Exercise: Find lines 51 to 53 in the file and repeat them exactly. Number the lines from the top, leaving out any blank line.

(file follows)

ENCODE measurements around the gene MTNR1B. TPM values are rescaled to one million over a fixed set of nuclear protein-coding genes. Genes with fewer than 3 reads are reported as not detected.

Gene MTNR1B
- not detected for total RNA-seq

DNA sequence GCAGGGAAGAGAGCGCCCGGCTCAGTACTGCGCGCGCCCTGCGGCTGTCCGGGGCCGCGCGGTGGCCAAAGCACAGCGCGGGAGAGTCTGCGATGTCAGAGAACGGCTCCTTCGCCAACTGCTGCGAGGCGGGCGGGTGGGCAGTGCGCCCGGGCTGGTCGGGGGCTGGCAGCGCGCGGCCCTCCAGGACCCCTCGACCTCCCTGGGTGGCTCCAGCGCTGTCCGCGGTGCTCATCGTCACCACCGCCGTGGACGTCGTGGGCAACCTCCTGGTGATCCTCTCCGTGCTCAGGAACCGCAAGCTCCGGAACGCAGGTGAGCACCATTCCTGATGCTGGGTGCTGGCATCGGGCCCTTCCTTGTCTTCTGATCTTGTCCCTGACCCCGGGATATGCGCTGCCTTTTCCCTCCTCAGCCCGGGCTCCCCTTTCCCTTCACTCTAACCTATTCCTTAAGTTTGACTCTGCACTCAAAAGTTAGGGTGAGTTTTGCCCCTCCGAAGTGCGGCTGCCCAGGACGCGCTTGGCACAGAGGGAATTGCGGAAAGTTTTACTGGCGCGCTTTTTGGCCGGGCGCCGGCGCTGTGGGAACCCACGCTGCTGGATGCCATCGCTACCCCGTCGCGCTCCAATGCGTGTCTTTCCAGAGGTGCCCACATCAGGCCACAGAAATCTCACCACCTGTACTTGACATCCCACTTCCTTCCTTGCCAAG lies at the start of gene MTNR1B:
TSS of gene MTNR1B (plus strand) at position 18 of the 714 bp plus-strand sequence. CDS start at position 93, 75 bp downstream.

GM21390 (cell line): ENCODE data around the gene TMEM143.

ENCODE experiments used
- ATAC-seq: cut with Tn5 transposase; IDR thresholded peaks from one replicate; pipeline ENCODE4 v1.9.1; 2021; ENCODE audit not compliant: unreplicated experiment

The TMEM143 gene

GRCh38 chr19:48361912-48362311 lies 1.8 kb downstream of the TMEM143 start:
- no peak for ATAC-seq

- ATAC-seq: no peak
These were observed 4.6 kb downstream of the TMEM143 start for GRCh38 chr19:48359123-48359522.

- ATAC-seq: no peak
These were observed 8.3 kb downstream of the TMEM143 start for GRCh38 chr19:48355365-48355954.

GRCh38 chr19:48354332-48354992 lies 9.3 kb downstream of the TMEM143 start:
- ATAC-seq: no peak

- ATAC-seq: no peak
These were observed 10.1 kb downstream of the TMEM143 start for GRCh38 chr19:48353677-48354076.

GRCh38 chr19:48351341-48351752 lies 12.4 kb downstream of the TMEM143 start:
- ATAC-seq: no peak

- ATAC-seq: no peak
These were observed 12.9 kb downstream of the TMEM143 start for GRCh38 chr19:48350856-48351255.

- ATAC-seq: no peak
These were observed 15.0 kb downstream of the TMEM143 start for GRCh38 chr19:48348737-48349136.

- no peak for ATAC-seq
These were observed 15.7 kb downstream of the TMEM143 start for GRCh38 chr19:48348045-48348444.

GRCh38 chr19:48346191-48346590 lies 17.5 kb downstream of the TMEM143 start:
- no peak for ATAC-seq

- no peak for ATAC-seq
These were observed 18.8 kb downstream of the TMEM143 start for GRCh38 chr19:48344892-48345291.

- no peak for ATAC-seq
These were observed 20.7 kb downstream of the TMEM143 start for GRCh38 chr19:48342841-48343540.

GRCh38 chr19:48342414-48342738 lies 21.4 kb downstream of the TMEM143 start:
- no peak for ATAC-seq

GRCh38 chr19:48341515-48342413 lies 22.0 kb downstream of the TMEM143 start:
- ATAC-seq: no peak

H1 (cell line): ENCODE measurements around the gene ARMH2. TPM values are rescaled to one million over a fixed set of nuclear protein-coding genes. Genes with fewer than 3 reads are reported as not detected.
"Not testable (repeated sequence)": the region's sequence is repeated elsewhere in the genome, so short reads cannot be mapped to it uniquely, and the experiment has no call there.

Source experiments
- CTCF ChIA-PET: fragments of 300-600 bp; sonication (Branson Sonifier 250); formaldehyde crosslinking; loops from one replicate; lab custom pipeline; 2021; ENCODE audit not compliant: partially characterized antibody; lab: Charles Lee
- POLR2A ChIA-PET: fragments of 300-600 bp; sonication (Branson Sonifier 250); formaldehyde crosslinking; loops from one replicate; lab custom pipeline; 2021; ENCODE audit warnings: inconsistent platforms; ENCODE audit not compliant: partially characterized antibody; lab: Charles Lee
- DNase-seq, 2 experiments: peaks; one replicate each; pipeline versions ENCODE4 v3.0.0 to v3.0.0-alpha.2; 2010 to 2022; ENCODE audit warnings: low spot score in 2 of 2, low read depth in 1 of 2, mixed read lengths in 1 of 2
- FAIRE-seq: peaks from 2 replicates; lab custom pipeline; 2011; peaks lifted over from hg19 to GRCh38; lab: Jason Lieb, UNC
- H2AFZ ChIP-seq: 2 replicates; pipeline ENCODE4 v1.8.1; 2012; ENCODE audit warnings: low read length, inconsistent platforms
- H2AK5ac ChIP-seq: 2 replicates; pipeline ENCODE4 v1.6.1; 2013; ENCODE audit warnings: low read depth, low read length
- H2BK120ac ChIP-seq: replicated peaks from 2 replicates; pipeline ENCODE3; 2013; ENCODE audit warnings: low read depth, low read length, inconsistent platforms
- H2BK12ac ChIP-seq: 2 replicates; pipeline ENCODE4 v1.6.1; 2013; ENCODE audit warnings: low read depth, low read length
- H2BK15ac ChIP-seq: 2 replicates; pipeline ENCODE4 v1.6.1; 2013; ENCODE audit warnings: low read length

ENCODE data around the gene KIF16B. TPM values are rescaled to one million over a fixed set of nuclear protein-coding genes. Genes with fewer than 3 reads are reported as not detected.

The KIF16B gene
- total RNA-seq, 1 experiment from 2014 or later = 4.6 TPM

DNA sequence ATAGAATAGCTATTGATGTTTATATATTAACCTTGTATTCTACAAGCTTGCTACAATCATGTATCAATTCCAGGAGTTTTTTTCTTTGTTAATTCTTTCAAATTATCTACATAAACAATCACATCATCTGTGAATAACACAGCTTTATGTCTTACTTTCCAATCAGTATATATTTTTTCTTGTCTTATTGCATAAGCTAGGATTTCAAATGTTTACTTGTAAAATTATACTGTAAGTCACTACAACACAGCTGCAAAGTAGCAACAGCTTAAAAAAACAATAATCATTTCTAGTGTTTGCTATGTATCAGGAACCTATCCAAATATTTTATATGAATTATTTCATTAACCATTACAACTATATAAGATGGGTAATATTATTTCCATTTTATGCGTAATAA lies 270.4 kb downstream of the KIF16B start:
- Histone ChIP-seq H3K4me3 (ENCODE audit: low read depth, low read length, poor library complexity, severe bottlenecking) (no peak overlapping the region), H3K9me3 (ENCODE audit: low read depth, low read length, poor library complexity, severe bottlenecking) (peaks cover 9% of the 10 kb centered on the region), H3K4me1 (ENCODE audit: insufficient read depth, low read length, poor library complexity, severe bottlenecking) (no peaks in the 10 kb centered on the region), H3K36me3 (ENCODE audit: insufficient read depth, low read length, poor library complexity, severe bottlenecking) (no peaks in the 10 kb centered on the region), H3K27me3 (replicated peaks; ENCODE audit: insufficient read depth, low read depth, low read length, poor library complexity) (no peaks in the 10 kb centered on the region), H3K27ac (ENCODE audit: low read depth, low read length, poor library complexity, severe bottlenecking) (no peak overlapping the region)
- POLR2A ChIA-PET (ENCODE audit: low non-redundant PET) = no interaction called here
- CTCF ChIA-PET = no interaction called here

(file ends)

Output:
The KIF16B gene
- total RNA-seq, 1 experiment from 2014 or later = 4.6 TPM

DNA sequence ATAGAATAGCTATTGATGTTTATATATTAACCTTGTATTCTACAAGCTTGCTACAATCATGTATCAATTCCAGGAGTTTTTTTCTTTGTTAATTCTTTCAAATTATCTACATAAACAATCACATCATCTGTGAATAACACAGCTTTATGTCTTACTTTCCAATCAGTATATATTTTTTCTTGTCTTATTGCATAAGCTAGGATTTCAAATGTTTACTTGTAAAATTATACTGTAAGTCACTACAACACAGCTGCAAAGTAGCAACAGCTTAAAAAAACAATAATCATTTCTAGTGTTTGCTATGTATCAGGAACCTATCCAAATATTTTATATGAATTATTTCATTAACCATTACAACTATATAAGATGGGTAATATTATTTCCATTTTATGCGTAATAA lies 270.4 kb downstream of the KIF16B start: